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With a single blow, Cete won both honor and exile from his last commander. Since then he has wandered, looking for a place to call home. The distant holdings of the Reach Antach offer shelter, but that promise has a price.
The Reach Antach is doomed.
Barbarians, traitors, and scheming investors conspire to destroy the burgeoning settlement. A wise man would move on, but Cete has found reason to stay. A blind weaver-woman and the beautiful sunset mantle lure the warrior to wager everything he has left on one final chance to turn back the hungry tides of war.
Editor Carl Engle-Laird: Sunset Mantle blew up how I think about epic fantasy. Alter S. Reiss does more in 40,000 words to establish his fantasy world than some authors can do with 120,000. His tale of stalwart heroes fighting to defend a precarious home feels like Tolkien, reimagined for a modern audience.
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Her name is Binti, and she is the first of the Himba people ever to be offered a place at Oomza University, the finest institution of higher learning in the galaxy. But to accept the offer will mean giving up her place in her family to travel between the stars among strangers who do not share her ways or respect her customs.
Knowledge comes at a cost, one that Binti is willing to pay, but her journey will not be easy. The world she seeks to enter has long warred with the Meduse, an alien race that has become the stuff of nightmares. Oomza University has wronged the Meduse, and Binti's stellar travel will bring her within their deadly reach.
If Binti hopes to survive the legacy of a war not of her making, she will need both the the gifts of her people and the wisdom enshrined within the University, itself - but first she has to make it there, alive.
Editor Lee Harris: Nnedi Okorafor has built an impressive reputation for herself, and garnered a bunch of impressive award wins along the way. This tale starts off as one beautiful thing and then suddenly takes a left turn, and becomes another—equally beautiful—story. The character of Binti is a fantastic creation. At once a not-quite-adult and a prodigy, though most of us can never aspire to her levels of talent and brilliance, we nevertheless find ourselves enthralled by her. A bit like the author, herself.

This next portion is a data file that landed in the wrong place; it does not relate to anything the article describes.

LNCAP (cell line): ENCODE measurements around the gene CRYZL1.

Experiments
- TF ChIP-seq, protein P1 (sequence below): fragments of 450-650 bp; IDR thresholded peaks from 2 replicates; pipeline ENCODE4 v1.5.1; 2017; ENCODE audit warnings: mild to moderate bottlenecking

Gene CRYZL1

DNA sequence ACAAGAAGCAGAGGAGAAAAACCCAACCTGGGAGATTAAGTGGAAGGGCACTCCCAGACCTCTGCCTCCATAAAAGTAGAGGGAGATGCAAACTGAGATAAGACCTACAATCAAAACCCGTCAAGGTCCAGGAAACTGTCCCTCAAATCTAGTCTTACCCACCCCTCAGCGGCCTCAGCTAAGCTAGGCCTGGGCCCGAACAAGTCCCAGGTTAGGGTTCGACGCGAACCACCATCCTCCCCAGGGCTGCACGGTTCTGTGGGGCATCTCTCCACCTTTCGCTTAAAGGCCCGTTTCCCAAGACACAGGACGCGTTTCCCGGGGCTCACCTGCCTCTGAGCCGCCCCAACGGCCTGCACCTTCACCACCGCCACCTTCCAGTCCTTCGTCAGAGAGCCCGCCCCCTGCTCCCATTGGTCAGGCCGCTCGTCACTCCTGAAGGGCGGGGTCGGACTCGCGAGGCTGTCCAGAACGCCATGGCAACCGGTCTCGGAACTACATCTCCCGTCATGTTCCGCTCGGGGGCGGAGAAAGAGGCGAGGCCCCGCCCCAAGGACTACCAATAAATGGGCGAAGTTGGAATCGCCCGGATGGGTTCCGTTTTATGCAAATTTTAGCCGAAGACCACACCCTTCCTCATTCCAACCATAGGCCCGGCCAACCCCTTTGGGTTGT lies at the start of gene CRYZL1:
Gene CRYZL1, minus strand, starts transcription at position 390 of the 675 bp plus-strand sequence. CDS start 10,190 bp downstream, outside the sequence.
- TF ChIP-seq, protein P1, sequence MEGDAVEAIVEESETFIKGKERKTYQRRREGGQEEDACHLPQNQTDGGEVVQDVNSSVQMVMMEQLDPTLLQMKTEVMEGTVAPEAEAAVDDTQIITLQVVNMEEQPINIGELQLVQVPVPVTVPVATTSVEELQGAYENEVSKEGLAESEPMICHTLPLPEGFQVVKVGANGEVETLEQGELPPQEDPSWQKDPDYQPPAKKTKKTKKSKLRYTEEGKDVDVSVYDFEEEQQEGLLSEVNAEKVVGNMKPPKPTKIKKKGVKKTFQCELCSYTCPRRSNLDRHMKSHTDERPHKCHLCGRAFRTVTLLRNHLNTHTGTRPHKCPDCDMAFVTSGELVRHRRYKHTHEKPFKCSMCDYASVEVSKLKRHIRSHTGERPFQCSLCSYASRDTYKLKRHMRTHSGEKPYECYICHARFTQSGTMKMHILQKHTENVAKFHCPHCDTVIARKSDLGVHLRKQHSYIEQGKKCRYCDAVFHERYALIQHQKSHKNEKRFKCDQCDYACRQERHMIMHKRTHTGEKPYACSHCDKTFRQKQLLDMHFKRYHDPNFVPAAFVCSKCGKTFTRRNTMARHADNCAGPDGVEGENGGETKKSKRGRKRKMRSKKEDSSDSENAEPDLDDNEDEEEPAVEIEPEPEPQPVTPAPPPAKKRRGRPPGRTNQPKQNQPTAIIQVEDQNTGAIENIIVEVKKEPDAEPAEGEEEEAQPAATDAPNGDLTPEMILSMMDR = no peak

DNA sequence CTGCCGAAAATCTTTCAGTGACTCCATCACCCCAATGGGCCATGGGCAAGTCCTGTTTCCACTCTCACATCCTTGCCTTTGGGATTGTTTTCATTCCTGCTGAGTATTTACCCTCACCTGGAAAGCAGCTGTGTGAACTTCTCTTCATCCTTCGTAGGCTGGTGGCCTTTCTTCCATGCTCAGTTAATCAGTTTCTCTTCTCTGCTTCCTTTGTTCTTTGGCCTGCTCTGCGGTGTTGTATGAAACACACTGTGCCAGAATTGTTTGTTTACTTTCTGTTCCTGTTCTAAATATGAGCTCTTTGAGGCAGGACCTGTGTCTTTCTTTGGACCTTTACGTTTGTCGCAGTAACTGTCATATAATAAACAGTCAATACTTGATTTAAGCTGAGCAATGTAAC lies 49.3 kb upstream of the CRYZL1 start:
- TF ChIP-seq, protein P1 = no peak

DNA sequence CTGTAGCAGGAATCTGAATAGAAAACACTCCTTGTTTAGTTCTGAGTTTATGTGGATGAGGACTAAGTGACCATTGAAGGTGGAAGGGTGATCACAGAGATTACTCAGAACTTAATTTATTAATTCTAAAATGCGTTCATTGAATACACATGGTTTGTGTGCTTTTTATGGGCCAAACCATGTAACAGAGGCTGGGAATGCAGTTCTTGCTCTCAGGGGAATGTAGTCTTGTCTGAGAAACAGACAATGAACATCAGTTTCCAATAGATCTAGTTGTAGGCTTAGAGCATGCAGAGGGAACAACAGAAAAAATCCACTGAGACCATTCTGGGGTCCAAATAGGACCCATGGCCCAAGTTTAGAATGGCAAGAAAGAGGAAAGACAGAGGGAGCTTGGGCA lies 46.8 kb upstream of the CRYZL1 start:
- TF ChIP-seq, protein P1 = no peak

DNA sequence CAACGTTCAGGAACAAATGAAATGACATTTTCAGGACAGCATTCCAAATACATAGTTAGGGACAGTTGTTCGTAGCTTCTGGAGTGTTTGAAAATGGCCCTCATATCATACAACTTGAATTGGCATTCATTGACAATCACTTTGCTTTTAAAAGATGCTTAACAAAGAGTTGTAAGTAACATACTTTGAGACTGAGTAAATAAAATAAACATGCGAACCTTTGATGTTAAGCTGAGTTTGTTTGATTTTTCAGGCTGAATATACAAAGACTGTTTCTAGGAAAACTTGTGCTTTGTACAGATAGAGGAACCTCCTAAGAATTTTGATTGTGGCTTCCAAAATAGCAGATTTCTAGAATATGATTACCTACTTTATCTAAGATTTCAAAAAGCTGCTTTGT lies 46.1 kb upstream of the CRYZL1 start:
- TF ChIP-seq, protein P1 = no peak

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Of Sorrow and Such
Mistress Gideon is a witch. The locals of Edda's Meadow, if they suspect it of her, say nary a word—Gideon has been good to them, and it's always better to keep on her good side. Just in case.
When a foolish young shapeshifter goes against the wishes of her pack, and gets herself very publicly caught, the authorities find it impossible to deny the existence of the supernatural in their midst any longer; Gideon and her like are captured, bound for torture and a fiery end.
Should Gideon give up her sisters in return for a quick death? Or can she turn the situation to her advantage?
Editor Lee Harris: Slatter is one of the finest authors working in the genre, today. This tale of witches and shapeshifters, of loyalty and betrayal, of hope and everlasting damnation plays to the author's strengths. It's a wonderful story, with characters that will stay with you long after you finish the tale. When you've finished it you'll want to pick up one of her short story collections. Give in to that urge.